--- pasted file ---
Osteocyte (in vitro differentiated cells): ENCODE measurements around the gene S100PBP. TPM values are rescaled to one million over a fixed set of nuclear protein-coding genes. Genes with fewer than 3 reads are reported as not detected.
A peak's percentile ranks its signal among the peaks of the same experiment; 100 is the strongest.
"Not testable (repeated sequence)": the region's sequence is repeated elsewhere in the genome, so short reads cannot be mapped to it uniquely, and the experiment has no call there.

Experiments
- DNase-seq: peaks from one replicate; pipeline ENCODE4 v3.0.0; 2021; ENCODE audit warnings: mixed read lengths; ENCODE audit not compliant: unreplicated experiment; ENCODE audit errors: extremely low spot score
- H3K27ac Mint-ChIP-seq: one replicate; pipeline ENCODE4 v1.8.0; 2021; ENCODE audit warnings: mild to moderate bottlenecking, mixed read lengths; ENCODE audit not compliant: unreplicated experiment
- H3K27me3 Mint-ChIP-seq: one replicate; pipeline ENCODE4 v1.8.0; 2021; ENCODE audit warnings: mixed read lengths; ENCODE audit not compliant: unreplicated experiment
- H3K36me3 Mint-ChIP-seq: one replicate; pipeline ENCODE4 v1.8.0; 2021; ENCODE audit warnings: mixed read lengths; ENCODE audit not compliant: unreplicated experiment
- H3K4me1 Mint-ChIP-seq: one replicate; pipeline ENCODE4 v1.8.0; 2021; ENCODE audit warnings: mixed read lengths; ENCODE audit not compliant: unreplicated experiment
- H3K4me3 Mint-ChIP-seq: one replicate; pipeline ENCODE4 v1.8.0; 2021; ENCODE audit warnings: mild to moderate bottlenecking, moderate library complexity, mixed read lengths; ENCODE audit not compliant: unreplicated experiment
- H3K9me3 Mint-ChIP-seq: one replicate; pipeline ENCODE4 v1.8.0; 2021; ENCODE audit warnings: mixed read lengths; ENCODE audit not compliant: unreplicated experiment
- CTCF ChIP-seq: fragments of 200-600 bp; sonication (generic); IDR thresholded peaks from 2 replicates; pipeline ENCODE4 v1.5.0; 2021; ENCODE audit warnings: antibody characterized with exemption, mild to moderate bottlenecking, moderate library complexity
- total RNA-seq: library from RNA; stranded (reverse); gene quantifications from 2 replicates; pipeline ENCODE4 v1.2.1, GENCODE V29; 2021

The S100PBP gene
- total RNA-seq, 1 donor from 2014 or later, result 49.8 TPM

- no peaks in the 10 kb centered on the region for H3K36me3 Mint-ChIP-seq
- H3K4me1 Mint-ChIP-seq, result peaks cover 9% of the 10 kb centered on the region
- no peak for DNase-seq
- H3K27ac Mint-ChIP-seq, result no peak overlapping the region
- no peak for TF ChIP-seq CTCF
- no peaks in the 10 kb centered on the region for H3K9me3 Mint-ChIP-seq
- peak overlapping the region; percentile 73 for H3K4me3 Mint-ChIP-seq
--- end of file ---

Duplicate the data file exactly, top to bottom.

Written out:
Osteocyte (in vitro differentiated cells): ENCODE measurements around the gene S100PBP. TPM values are rescaled to one million over a fixed set of nuclear protein-coding genes. Genes with fewer than 3 reads are reported as not detected.
A peak's percentile ranks its signal among the peaks of the same experiment; 100 is the strongest.
"Not testable (repeated sequence)": the region's sequence is repeated elsewhere in the genome, so short reads cannot be mapped to it uniquely, and the experiment has no call there.

Experiments
- DNase-seq: peaks from one replicate; pipeline ENCODE4 v3.0.0; 2021; ENCODE audit warnings: mixed read lengths; ENCODE audit not compliant: unreplicated experiment; ENCODE audit errors: extremely low spot score
- H3K27ac Mint-ChIP-seq: one replicate; pipeline ENCODE4 v1.8.0; 2021; ENCODE audit warnings: mild to moderate bottlenecking, mixed read lengths; ENCODE audit not compliant: unreplicated experiment
- H3K27me3 Mint-ChIP-seq: one replicate; pipeline ENCODE4 v1.8.0; 2021; ENCODE audit warnings: mixed read lengths; ENCODE audit not compliant: unreplicated experiment
- H3K36me3 Mint-ChIP-seq: one replicate; pipeline ENCODE4 v1.8.0; 2021; ENCODE audit warnings: mixed read lengths; ENCODE audit not compliant: unreplicated experiment
- H3K4me1 Mint-ChIP-seq: one replicate; pipeline ENCODE4 v1.8.0; 2021; ENCODE audit warnings: mixed read lengths; ENCODE audit not compliant: unreplicated experiment
- H3K4me3 Mint-ChIP-seq: one replicate; pipeline ENCODE4 v1.8.0; 2021; ENCODE audit warnings: mild to moderate bottlenecking, moderate library complexity, mixed read lengths; ENCODE audit not compliant: unreplicated experiment
- H3K9me3 Mint-ChIP-seq: one replicate; pipeline ENCODE4 v1.8.0; 2021; ENCODE audit warnings: mixed read lengths; ENCODE audit not compliant: unreplicated experiment
- CTCF ChIP-seq: fragments of 200-600 bp; sonication (generic); IDR thresholded peaks from 2 replicates; pipeline ENCODE4 v1.5.0; 2021; ENCODE audit warnings: antibody characterized with exemption, mild to moderate bottlenecking, moderate library complexity
- total RNA-seq: library from RNA; stranded (reverse); gene quantifications from 2 replicates; pipeline ENCODE4 v1.2.1, GENCODE V29; 2021

The S100PBP gene
- total RNA-seq, 1 donor from 2014 or later, result 49.8 TPM

- no peaks in the 10 kb centered on the region for H3K36me3 Mint-ChIP-seq
- H3K4me1 Mint-ChIP-seq, result peaks cover 9% of the 10 kb centered on the region
- no peak for DNase-seq
- H3K27ac Mint-ChIP-seq, result no peak overlapping the region
- no peak for TF ChIP-seq CTCF
- no peaks in the 10 kb centered on the region for H3K9me3 Mint-ChIP-seq
- peak overlapping the region; percentile 73 for H3K4me3 Mint-ChIP-seq